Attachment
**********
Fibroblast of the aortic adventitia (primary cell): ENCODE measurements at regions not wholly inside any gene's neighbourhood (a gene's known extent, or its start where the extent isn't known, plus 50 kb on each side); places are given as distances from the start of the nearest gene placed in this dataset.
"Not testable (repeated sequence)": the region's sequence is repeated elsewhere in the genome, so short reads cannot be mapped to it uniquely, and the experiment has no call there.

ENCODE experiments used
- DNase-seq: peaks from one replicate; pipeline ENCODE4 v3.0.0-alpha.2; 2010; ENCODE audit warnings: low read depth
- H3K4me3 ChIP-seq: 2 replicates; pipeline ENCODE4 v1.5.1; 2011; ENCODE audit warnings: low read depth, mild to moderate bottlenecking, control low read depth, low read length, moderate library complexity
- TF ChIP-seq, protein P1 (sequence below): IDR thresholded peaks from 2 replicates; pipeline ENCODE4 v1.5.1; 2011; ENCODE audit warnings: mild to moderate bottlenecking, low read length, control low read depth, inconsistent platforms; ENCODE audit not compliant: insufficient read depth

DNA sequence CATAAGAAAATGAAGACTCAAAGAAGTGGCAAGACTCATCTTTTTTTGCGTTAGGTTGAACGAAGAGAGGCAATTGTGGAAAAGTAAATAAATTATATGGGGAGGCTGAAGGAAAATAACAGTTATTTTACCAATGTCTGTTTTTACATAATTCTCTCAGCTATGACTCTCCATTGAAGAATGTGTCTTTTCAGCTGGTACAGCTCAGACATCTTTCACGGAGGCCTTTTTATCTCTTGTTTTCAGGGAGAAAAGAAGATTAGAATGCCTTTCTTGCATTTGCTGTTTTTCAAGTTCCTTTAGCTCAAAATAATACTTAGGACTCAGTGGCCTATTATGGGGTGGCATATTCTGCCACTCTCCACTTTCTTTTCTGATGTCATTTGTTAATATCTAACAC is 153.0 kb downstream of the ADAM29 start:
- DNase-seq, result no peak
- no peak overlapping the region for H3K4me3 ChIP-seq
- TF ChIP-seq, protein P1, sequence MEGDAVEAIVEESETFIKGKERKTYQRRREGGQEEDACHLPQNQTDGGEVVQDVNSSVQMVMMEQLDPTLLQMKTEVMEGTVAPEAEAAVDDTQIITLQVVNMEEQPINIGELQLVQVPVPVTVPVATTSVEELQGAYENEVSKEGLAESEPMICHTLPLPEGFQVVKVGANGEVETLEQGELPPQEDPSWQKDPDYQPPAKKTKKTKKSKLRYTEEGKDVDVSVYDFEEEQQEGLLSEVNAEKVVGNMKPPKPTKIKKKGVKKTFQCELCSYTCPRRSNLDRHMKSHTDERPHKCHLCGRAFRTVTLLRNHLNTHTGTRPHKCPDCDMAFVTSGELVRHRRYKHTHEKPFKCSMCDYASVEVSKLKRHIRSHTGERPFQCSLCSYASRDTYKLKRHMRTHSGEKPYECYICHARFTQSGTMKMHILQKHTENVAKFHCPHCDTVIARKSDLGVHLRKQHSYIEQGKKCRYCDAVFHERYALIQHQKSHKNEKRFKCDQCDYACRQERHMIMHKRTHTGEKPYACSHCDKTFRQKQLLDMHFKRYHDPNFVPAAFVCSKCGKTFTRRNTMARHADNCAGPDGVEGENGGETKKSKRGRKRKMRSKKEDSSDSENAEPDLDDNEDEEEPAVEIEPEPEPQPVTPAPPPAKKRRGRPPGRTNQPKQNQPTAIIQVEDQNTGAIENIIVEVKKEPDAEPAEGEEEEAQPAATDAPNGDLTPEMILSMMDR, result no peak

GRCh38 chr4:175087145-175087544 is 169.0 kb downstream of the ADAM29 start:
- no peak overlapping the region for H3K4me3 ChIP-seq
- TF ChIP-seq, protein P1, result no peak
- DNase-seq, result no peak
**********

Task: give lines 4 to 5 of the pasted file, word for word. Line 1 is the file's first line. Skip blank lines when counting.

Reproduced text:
- DNase-seq: peaks from one replicate; pipeline ENCODE4 v3.0.0-alpha.2; 2010; ENCODE audit warnings: low read depth
- H3K4me3 ChIP-seq: 2 replicates; pipeline ENCODE4 v1.5.1; 2011; ENCODE audit warnings: low read depth, mild to moderate bottlenecking, control low read depth, low read length, moderate library complexity